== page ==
IT is unlikely the plight of hard-pressed customers took up too much time at the monthly meeting of the grandly titled 'Court' of the Bank of Ireland this week.
The court, or board, met on Monday with American billionaire investor Wilbur Ross who was in town for the gig.
And this week also Bank of Ireland turned the screw again on its customers with a hike in credit card rates.
Higher rates took effect from yesterday – one week from Christmas.
Coming on top of hikes in the variable rates for residential and buy-to-let mortgage holders at the bank and its subsidiary ICS, and changes to the fee structures for current accounts, it is proving to be a tough time for the around 1.2 million personal customers of the bank.
The same bank got €4.7bn from taxpayers to rescue it from ruin.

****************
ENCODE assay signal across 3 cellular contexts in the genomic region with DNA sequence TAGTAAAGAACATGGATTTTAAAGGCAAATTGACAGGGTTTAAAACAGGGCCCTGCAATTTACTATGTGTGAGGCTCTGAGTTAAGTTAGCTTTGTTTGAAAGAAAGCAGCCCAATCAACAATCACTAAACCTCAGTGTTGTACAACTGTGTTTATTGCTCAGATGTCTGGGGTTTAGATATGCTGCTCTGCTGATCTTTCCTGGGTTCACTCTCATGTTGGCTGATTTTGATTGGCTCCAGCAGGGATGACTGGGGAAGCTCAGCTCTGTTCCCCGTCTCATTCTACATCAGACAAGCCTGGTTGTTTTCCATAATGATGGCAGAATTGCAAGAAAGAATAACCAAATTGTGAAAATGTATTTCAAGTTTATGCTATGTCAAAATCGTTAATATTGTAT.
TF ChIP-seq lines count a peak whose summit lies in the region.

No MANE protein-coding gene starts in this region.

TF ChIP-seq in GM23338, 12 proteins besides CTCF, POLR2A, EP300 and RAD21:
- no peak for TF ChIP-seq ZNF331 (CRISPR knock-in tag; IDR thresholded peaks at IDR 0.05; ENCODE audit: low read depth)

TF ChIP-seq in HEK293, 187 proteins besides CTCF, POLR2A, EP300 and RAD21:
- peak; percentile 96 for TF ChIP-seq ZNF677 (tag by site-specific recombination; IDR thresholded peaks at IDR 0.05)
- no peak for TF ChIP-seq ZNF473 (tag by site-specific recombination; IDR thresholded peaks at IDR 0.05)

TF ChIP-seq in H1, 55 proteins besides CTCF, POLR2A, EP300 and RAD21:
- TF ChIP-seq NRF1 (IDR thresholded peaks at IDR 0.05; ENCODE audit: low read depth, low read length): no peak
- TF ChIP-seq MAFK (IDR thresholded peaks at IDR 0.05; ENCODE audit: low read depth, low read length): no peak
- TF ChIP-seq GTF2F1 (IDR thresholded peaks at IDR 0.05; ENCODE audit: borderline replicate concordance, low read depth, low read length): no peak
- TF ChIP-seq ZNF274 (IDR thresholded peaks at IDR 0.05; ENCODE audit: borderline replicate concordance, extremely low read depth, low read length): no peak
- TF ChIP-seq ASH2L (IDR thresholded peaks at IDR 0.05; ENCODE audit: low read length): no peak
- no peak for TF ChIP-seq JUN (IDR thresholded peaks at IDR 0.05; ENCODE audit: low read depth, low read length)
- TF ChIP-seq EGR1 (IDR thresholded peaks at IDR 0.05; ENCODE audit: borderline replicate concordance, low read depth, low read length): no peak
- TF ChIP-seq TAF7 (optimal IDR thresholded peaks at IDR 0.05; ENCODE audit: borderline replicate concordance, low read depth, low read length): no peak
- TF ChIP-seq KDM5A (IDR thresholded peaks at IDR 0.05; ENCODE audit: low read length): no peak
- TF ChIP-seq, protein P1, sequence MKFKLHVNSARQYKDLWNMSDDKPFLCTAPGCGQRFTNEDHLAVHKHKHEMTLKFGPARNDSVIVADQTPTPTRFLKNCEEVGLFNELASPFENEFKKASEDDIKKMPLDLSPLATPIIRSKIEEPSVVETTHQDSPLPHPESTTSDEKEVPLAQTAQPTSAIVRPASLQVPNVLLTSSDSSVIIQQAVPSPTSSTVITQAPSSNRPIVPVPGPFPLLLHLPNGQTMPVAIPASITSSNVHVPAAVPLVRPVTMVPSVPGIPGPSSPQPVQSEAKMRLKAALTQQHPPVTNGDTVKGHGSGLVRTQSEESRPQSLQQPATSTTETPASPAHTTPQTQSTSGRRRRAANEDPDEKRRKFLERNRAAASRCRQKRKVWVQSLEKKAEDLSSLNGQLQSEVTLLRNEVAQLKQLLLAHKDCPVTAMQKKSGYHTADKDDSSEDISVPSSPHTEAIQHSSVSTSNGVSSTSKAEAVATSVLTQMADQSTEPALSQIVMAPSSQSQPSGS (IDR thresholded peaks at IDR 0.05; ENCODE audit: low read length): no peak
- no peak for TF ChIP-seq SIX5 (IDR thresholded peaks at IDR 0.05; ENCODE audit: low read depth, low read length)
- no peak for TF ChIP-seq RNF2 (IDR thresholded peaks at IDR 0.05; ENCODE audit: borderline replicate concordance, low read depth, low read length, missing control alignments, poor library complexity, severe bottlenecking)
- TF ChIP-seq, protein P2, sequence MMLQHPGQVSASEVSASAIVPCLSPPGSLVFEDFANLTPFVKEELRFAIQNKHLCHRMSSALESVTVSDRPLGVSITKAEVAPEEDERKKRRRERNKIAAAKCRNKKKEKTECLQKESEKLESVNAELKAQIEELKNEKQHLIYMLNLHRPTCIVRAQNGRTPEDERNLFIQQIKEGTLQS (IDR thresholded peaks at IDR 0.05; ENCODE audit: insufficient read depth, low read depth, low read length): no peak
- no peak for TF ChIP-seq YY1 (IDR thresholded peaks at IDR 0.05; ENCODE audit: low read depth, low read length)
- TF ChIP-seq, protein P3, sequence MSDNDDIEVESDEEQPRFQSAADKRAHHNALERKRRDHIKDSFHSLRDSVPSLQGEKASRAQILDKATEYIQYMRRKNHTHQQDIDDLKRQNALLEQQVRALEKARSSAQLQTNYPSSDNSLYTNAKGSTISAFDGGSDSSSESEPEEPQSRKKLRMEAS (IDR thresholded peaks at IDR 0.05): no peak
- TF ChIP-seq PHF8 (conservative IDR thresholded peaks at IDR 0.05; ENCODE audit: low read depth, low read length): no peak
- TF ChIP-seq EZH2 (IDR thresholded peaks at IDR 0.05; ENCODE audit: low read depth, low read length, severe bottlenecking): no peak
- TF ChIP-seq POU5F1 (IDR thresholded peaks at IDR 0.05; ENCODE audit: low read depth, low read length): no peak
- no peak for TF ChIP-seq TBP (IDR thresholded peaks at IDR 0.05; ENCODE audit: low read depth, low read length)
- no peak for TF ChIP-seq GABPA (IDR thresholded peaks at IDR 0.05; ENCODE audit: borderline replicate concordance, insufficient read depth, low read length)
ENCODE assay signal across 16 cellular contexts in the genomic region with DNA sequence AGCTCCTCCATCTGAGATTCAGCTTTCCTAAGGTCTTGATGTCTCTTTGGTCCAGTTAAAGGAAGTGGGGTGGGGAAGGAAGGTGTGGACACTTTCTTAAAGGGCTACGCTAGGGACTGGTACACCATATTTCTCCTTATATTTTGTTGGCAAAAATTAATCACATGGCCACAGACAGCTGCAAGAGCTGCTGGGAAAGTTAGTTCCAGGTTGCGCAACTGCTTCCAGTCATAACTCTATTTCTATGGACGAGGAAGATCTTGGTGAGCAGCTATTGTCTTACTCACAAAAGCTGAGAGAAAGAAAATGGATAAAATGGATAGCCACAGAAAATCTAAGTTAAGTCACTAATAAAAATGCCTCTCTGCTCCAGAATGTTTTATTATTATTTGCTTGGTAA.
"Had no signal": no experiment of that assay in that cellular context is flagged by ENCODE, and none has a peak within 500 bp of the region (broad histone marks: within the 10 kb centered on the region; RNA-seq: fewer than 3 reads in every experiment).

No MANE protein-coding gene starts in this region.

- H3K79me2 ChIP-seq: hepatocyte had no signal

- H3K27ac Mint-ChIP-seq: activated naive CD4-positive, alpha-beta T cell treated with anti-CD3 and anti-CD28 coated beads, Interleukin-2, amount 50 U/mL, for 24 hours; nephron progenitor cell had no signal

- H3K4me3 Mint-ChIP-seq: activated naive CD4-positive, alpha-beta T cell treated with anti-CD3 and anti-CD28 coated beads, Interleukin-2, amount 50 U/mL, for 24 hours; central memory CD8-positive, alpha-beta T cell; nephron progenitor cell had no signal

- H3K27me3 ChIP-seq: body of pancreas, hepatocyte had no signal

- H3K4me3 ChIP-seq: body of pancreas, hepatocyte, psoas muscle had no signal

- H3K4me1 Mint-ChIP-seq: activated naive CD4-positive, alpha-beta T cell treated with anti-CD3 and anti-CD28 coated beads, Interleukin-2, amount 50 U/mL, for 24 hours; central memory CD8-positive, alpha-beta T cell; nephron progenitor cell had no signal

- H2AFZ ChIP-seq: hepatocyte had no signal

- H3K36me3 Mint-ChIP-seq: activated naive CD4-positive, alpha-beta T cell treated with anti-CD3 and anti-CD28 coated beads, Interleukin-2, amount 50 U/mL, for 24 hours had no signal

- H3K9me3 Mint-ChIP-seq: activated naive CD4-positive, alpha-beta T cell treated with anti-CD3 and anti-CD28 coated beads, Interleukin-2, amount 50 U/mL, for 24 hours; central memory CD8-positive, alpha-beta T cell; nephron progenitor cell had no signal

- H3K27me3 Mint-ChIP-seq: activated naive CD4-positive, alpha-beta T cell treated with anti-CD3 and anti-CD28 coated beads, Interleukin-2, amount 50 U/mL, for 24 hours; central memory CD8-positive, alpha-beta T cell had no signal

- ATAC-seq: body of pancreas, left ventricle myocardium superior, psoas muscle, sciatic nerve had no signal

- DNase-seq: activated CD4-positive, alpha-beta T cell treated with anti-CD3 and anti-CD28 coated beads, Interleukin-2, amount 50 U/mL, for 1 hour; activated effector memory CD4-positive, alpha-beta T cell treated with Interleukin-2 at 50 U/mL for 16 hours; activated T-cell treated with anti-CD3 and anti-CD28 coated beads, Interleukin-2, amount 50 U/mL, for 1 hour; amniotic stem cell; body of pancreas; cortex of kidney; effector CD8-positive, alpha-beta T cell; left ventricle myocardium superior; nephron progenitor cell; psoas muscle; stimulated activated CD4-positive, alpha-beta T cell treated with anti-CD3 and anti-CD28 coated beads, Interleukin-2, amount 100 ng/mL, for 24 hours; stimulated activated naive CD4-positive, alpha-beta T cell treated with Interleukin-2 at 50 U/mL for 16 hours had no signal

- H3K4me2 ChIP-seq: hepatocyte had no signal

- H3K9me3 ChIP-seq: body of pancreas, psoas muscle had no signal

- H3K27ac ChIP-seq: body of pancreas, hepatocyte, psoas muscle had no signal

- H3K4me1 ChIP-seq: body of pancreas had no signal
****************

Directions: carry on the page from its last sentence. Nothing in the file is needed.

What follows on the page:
We don't know what went on at the court, but it is a fair bet that the big talking point was not the pressure on consumers but instead the bank's return to the bond markets earlier this month.
Bank of Ireland sold €200m of subordinated bonds in a surprise move which many analysts described as far more significant than other recent bond sales.
It was the first time any Irish bank has issued subordinated bonds since the crisis began in 2008.
That is well and good, but it is a pity that ordinary customers are not seeing the benefits of this positive development.